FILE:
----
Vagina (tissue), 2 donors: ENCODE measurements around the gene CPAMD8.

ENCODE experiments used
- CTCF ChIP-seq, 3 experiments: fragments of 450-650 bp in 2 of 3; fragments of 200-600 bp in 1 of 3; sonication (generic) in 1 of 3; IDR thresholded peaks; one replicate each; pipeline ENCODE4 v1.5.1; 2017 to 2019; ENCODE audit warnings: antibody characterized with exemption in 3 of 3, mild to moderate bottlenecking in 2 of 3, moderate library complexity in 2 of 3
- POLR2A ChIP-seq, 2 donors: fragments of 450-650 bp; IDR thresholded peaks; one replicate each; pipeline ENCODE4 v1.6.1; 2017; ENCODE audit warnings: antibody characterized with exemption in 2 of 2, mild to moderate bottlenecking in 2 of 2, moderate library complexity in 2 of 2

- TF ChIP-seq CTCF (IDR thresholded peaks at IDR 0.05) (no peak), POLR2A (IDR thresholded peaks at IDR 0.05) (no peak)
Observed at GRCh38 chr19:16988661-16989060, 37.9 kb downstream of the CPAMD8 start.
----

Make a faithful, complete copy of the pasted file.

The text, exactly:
Vagina (tissue), 2 donors: ENCODE measurements around the gene CPAMD8.

ENCODE experiments used
- CTCF ChIP-seq, 3 experiments: fragments of 450-650 bp in 2 of 3; fragments of 200-600 bp in 1 of 3; sonication (generic) in 1 of 3; IDR thresholded peaks; one replicate each; pipeline ENCODE4 v1.5.1; 2017 to 2019; ENCODE audit warnings: antibody characterized with exemption in 3 of 3, mild to moderate bottlenecking in 2 of 3, moderate library complexity in 2 of 3
- POLR2A ChIP-seq, 2 donors: fragments of 450-650 bp; IDR thresholded peaks; one replicate each; pipeline ENCODE4 v1.6.1; 2017; ENCODE audit warnings: antibody characterized with exemption in 2 of 2, mild to moderate bottlenecking in 2 of 2, moderate library complexity in 2 of 2

- TF ChIP-seq CTCF (IDR thresholded peaks at IDR 0.05) (no peak), POLR2A (IDR thresholded peaks at IDR 0.05) (no peak)
Observed at GRCh38 chr19:16988661-16989060, 37.9 kb downstream of the CPAMD8 start.